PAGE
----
Work

In 1962, he wrote A History of Civilizations to be the basis for a history course, but its rejection of the traditional event-based narrative was too radical for the French ministry of education, which rejected it [2]


Besides La Méditerranée, his most famous work is the three-volume Civilisation Matérielle, Economie et Capitalisme, XVe-XVIIIe (Capitalism and Material Life, 1400-1800), which first appeared in 1979. It is a broad-scaled history of the pre-industrial modern world, presented in the minute detail demanded by the school called cliometrics focusing on how people made economies work. Like all his major works, it mixes traditional economic material with much description of the social impact of economic events on everyday life, and gives much attention to food, fashion, social customs and similar areas. Cliometrics refers to the systematic use of economic theory and econometrics techniques to study economic history. ... For other uses, see Fashion (disambiguation). ... It has been suggested that Convention (norm) be merged into this article or section. ...


Braudel claims that there are long-term cycles in the capitalist economy which developed in Europe in the 12th century. Cities and later nation-states follow each other subsequently as centers of these cycles. Venice in 13th to 15th century (1250–1510), Antwerp in 16th (1500–1569), Amsterdam in 16th to 18th (1570–1733), London and England in 18th and 19th (1733–1896). He argued that "structures"—a word he uses to mean many kinds of organized behaviours, attitudes, and conventions, as well as literal structures and infrastructures—that were built up in Europe during the Middle Ages contributed to or were perhaps responsible for the success of European-based cultures up to the present day. Much of this he appears to attribute to the long-lived independence of city-states, which although later subjected by geographic states, were not always completely suppressed--probably for reasons of usefulness. For other uses, see Capitalism (disambiguation). ... For other uses, see Venice (disambiguation). ... For other uses, see Antwerp (disambiguation). ... For other uses, see Amsterdam (disambiguation). ... This article is about the capital of England and the United Kingdom. ... For other uses, see England (disambiguation). ...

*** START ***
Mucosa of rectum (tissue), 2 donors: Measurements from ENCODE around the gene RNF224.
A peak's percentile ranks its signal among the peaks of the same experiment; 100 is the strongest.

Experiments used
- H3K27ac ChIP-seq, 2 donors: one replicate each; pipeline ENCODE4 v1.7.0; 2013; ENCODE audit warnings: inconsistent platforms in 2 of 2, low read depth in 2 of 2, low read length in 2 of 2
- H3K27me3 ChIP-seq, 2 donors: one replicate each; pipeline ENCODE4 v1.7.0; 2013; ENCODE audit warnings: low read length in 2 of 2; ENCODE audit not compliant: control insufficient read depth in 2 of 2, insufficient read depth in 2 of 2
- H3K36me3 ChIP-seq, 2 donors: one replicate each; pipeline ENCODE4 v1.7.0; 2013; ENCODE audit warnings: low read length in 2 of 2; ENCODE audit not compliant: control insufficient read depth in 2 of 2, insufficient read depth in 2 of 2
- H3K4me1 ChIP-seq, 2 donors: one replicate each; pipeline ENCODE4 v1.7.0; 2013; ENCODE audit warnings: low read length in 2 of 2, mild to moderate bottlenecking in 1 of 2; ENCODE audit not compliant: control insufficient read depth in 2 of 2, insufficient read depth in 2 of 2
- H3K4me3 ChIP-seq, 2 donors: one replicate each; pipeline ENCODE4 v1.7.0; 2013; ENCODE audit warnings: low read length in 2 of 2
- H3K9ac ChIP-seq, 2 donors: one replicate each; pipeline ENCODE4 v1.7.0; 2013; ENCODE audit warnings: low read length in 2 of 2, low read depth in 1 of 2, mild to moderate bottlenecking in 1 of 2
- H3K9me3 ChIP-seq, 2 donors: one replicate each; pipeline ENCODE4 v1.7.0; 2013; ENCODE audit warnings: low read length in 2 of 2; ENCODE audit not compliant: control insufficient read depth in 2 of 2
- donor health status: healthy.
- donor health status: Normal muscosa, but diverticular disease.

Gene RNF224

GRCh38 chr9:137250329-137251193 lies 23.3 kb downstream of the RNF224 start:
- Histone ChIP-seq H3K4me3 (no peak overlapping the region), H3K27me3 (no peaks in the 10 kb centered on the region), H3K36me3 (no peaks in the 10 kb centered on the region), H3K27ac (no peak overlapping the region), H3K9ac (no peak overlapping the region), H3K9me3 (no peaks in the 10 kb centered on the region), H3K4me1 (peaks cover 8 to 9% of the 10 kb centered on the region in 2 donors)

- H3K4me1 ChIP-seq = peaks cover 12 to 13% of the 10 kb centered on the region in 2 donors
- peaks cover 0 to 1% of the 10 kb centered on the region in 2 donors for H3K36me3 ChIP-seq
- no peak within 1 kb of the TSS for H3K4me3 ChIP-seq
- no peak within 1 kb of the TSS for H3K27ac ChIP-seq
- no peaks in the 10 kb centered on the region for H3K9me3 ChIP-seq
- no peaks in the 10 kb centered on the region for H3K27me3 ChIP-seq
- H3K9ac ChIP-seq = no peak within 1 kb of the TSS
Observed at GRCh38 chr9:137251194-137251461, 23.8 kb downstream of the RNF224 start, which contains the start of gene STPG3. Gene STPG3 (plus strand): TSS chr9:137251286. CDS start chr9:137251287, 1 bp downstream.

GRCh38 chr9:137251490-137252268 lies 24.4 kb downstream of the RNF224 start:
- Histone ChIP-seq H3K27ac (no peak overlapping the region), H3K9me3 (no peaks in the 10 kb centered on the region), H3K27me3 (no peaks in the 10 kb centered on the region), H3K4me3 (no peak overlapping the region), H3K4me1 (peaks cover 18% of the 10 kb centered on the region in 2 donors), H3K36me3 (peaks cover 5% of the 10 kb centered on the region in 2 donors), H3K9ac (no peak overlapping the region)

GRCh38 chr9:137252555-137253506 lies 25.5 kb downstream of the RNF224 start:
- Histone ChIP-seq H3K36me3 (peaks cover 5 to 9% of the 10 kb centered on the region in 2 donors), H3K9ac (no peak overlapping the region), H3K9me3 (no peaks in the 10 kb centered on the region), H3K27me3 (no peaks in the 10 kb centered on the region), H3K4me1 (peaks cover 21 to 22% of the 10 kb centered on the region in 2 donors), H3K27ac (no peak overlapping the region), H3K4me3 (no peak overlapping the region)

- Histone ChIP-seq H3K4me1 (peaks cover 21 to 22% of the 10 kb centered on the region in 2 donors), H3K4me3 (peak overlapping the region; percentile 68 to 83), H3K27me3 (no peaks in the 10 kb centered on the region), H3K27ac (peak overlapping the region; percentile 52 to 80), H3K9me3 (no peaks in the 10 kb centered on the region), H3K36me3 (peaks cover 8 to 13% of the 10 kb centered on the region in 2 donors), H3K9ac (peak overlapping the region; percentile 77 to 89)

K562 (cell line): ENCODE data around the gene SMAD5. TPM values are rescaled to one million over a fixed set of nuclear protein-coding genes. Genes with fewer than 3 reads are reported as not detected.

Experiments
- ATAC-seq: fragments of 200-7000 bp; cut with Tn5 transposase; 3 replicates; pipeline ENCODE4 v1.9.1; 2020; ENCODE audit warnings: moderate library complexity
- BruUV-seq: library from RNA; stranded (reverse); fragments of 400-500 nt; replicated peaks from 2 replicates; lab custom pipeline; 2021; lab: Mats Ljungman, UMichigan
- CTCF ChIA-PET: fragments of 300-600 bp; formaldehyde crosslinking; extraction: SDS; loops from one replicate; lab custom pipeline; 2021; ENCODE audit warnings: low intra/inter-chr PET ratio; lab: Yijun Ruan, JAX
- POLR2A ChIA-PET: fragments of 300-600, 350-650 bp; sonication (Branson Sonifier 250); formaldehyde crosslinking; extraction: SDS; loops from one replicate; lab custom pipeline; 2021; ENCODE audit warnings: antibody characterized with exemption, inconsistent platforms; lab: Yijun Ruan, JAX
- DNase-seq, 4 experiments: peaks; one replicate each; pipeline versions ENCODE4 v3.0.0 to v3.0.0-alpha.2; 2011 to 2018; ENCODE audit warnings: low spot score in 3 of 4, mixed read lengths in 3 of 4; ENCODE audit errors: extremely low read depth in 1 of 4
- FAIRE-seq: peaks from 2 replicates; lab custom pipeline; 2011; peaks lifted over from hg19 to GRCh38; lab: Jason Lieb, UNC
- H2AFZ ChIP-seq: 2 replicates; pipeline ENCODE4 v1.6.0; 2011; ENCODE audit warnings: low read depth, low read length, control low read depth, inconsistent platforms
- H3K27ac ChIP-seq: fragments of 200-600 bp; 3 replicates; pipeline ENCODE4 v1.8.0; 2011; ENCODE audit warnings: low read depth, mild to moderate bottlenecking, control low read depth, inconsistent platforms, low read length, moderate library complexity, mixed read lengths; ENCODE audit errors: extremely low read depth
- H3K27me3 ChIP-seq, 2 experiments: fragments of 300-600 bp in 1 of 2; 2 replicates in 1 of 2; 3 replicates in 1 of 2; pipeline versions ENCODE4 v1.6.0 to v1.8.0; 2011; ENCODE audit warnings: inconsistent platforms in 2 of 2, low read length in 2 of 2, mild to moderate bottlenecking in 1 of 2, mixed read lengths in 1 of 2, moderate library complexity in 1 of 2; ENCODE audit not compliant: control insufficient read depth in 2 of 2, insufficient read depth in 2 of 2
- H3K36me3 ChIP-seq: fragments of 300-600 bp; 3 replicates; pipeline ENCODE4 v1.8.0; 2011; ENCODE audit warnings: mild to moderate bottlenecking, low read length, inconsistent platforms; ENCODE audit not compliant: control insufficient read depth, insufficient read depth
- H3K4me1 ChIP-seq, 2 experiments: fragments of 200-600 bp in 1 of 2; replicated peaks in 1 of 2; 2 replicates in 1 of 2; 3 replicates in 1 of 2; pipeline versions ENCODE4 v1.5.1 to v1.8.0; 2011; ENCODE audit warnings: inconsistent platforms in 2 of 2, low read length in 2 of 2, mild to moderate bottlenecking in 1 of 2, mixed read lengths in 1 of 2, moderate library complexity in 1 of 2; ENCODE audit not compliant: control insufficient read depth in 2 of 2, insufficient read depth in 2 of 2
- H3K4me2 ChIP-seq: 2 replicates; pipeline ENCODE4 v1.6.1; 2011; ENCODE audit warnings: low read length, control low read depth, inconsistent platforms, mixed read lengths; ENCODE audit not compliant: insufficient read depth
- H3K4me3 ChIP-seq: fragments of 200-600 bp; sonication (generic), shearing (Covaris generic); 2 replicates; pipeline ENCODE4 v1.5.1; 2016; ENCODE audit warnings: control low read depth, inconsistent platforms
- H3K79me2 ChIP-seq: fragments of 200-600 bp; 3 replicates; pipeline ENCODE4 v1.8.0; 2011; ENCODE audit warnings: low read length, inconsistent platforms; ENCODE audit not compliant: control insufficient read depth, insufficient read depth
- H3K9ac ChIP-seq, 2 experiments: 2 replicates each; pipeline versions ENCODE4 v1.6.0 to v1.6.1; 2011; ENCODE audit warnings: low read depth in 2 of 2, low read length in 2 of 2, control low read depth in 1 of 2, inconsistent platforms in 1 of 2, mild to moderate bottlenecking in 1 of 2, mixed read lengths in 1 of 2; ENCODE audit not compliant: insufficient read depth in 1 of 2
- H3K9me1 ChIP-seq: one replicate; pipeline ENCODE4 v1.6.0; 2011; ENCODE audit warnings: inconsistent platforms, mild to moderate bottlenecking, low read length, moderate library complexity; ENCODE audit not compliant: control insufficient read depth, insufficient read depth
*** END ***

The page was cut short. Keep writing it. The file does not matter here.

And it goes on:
One feature of Braudel's work is his evident compassion for the suffering of marginal people.[3] He points out the obvious: that most surviving historical sources come from the wealthy (or at least literate) classes—those who are either rich or aspire to be. He gives importance to the apparently ephemeral lives of slaves, serfs, and peasants, as well as to the urban poor, and shows their contributions to the wealth and power of their respective masters and societies. Indeed, he appears to think that these people form the real material of civilization. His work is often illustrated with contemporary depictions of daily life, rarely with pictures of noblemen or kings.